Indian Exclusion Report 2016

2016 report has focused on access of 4 public goods:

  • Pensions for the elderly
  • Digital access
  • Agricultural land
  • Legal justice for undertrial


  • Landholding pattern
    • Large landowners belong to the upper castes
    • Cultivators to the middle castes
    • Agricultural workers to Dalits and Adivasis
    • Highest landlessness was among Dalits (~57%)
    • Around 40% of all displaced by developmental activity were Adivasis
    • Dalits own poor quality land only
    • Land reform efforts have not benefited Dalits, women or Muslims significantly
    • Land allotments to SC/ST households were often only on paper, as allottees were forcefully evicted or not allowed to take possession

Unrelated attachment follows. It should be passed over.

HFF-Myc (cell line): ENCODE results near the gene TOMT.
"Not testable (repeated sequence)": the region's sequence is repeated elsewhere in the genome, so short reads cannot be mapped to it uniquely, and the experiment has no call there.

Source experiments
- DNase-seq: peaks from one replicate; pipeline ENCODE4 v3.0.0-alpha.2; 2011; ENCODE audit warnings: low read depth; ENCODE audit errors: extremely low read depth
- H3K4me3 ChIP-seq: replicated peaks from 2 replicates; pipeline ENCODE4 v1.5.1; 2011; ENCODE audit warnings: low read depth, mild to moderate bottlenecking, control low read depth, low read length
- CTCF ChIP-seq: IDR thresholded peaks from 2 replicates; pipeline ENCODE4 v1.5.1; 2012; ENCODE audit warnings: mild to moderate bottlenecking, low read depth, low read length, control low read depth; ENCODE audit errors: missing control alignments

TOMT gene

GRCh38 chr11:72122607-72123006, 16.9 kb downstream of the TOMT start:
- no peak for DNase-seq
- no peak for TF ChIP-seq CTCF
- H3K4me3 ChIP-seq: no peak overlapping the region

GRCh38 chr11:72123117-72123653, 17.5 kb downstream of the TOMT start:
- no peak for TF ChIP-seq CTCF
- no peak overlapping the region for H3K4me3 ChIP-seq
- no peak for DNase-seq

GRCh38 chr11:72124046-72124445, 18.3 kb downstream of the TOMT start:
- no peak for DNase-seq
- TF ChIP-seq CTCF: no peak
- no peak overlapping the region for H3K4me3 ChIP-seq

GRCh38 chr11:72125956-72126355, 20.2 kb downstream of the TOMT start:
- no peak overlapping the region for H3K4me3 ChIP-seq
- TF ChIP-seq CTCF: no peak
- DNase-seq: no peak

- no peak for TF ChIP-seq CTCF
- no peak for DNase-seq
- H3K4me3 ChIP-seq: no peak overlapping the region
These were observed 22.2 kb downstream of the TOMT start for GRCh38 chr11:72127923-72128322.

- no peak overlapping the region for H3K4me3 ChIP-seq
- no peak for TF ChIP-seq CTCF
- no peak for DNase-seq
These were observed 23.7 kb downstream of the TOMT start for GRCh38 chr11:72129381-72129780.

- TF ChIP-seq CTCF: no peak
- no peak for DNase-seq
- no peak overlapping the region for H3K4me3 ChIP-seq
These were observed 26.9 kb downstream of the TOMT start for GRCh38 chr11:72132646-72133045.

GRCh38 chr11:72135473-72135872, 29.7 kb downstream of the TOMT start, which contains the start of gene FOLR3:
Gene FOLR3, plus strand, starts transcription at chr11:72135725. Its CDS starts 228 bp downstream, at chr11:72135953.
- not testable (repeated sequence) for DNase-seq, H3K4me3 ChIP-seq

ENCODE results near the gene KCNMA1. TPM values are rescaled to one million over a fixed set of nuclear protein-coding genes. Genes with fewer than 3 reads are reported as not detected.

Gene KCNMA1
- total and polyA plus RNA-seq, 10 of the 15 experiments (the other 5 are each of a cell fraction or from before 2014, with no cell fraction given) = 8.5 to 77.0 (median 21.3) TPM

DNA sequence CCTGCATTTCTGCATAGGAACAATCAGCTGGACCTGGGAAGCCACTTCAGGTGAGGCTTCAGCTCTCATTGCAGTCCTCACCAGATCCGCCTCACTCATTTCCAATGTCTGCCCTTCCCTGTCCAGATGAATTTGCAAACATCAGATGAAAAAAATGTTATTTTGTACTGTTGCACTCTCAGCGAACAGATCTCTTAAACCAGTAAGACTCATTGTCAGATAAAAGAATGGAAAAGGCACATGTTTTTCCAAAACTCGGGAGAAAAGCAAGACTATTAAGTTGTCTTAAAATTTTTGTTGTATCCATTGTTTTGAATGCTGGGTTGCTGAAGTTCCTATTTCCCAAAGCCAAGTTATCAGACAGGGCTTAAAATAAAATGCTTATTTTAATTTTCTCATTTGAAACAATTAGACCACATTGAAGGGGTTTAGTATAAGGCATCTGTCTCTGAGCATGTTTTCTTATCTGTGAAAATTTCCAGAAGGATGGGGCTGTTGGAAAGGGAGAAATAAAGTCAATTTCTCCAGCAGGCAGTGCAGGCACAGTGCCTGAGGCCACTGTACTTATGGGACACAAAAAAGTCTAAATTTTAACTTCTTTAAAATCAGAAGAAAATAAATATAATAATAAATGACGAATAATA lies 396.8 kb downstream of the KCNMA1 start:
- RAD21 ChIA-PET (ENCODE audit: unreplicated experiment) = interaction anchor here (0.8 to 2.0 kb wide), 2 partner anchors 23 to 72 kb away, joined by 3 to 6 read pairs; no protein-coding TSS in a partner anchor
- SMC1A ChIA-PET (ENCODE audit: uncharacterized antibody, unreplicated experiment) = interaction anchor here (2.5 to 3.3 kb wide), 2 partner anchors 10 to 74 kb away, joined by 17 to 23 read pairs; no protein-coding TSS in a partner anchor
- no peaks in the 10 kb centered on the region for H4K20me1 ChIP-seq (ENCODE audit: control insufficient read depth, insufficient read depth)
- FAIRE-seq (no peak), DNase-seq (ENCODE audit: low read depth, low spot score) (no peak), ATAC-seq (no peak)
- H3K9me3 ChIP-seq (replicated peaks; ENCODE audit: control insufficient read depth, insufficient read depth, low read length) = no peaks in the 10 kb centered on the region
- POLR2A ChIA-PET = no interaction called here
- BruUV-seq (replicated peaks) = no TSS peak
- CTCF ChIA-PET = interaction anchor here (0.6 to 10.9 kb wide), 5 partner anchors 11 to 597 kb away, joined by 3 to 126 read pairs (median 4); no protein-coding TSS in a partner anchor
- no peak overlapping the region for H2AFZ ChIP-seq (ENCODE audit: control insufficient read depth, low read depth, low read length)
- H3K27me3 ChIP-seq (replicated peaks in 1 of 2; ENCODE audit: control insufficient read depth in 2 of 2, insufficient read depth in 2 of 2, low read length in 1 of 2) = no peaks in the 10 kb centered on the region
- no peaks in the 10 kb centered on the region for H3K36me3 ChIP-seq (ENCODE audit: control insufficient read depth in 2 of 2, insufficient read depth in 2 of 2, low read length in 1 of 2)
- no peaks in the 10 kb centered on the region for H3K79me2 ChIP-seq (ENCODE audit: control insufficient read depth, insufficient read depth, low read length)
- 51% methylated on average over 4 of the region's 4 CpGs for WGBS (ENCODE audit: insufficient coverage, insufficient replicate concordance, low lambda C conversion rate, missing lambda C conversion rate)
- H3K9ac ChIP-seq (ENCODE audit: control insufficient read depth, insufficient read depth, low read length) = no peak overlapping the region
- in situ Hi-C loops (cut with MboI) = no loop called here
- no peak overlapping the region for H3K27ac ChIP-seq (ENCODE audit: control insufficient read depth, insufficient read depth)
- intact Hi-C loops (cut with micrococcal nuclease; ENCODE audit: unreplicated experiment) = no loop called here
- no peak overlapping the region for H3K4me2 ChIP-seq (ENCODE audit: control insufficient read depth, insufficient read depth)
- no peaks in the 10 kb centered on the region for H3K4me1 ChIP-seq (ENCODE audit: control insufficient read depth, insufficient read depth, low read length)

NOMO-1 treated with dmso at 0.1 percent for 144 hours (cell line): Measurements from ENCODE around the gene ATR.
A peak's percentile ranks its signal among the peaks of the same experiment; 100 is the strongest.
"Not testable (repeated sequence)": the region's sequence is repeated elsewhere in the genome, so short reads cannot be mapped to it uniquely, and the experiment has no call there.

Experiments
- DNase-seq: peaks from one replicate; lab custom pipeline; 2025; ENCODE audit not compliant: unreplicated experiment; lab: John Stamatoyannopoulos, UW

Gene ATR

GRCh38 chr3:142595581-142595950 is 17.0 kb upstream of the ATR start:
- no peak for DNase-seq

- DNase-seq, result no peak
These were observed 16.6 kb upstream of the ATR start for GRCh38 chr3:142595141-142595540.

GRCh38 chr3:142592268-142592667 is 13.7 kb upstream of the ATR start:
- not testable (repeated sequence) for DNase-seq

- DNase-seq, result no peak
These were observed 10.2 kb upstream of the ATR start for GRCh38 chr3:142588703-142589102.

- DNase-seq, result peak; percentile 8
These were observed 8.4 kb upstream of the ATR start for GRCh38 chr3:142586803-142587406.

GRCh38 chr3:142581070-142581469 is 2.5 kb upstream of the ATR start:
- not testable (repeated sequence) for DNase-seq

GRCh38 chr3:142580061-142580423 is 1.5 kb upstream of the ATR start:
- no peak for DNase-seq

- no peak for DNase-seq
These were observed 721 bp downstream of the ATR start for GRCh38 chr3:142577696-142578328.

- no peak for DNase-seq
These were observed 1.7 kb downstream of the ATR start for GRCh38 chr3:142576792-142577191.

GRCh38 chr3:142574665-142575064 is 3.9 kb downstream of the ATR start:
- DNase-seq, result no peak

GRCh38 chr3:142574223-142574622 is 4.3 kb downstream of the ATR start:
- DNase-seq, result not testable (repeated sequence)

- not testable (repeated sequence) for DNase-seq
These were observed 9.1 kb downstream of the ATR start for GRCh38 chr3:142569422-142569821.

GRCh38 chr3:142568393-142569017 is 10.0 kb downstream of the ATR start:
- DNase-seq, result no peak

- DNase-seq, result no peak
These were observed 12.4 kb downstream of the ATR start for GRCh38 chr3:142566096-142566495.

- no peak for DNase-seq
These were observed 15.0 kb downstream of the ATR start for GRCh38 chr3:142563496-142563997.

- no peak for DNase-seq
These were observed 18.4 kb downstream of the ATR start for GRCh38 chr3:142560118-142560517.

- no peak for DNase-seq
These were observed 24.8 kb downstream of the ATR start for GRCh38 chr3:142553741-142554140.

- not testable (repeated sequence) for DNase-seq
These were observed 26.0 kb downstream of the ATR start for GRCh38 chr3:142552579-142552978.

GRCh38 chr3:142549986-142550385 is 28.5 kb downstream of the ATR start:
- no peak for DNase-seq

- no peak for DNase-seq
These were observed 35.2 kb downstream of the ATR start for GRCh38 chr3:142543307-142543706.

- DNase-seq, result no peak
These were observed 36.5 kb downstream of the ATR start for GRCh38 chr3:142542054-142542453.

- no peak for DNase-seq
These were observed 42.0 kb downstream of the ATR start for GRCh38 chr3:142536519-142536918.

• Digital access
    • Poverty and geographic location were the two major barriers to digital access, with urban locations enjoying better Internet penetration rates
    • Government Efforts are facing implementation problems like poor infrastructure, a lack of adequate institutional frameworks, low literacy in the targeted areas, and poor cooperation from government


The groups most severely and consistently excluded from provisioning tend to the same historically disadvantaged groups: Dalits, Adivasis, Muslims, and persons with disabilities and age-related vulnerabilities

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